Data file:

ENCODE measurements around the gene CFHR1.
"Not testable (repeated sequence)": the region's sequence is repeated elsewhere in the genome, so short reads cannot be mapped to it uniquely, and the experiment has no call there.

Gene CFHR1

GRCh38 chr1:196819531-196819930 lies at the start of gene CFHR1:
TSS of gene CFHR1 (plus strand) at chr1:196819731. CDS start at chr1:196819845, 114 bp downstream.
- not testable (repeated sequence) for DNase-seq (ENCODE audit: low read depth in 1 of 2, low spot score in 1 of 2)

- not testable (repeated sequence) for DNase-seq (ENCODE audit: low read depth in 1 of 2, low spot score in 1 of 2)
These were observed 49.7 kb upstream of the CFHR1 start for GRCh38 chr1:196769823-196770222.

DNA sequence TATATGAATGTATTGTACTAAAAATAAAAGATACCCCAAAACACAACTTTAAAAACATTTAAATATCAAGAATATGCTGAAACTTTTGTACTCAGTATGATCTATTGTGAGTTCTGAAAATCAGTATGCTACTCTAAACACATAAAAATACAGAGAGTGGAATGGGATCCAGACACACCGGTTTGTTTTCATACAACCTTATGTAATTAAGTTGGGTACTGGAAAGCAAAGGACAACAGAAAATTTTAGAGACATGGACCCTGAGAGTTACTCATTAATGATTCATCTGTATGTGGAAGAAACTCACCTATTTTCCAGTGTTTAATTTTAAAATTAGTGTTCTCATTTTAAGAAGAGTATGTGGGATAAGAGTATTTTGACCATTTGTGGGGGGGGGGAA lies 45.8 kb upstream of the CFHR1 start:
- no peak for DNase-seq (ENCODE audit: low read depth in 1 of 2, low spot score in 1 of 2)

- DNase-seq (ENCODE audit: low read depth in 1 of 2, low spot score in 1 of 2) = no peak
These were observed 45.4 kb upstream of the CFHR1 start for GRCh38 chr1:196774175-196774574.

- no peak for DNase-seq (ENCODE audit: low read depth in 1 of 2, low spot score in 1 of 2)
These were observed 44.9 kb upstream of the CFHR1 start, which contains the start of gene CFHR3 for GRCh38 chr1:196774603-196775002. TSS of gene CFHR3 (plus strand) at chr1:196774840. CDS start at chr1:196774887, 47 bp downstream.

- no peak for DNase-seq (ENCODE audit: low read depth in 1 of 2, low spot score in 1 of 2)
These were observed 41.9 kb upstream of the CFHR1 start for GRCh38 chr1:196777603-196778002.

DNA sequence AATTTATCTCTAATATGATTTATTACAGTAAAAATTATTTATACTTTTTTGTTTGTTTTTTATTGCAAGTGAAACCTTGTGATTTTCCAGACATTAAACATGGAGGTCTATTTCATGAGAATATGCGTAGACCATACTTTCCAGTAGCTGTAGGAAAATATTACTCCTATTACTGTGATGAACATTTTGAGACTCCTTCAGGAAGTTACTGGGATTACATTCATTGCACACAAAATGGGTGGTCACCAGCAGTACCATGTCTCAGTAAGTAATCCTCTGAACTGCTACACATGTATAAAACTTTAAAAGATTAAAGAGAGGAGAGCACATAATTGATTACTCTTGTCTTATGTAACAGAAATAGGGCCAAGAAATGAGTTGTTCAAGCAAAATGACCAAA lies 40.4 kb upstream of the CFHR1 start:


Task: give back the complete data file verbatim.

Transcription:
ENCODE measurements around the gene CFHR1.
"Not testable (repeated sequence)": the region's sequence is repeated elsewhere in the genome, so short reads cannot be mapped to it uniquely, and the experiment has no call there.

Gene CFHR1

GRCh38 chr1:196819531-196819930 lies at the start of gene CFHR1:
TSS of gene CFHR1 (plus strand) at chr1:196819731. CDS start at chr1:196819845, 114 bp downstream.
- not testable (repeated sequence) for DNase-seq (ENCODE audit: low read depth in 1 of 2, low spot score in 1 of 2)

- not testable (repeated sequence) for DNase-seq (ENCODE audit: low read depth in 1 of 2, low spot score in 1 of 2)
These were observed 49.7 kb upstream of the CFHR1 start for GRCh38 chr1:196769823-196770222.

DNA sequence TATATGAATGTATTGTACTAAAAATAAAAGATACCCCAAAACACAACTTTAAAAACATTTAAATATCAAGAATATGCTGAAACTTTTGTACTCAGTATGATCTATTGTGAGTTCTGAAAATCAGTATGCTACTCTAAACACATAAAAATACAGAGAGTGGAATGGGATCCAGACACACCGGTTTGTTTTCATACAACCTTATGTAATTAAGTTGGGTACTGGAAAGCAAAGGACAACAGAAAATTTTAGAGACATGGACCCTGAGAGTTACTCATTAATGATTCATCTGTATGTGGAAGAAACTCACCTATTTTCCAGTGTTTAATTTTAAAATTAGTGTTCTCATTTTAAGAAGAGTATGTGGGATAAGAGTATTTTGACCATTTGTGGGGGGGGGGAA lies 45.8 kb upstream of the CFHR1 start:
- no peak for DNase-seq (ENCODE audit: low read depth in 1 of 2, low spot score in 1 of 2)

- DNase-seq (ENCODE audit: low read depth in 1 of 2, low spot score in 1 of 2) = no peak
These were observed 45.4 kb upstream of the CFHR1 start for GRCh38 chr1:196774175-196774574.

- no peak for DNase-seq (ENCODE audit: low read depth in 1 of 2, low spot score in 1 of 2)
These were observed 44.9 kb upstream of the CFHR1 start, which contains the start of gene CFHR3 for GRCh38 chr1:196774603-196775002. TSS of gene CFHR3 (plus strand) at chr1:196774840. CDS start at chr1:196774887, 47 bp downstream.

- no peak for DNase-seq (ENCODE audit: low read depth in 1 of 2, low spot score in 1 of 2)
These were observed 41.9 kb upstream of the CFHR1 start for GRCh38 chr1:196777603-196778002.

DNA sequence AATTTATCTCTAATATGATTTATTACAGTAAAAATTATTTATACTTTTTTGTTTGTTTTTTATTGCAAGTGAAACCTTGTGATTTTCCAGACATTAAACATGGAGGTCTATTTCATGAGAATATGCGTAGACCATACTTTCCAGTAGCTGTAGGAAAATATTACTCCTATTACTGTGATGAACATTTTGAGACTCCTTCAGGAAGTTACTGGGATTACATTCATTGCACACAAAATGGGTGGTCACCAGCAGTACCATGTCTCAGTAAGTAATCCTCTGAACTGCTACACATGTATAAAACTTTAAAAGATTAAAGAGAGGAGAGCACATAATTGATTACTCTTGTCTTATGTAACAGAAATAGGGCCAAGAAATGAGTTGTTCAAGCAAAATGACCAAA lies 40.4 kb upstream of the CFHR1 start: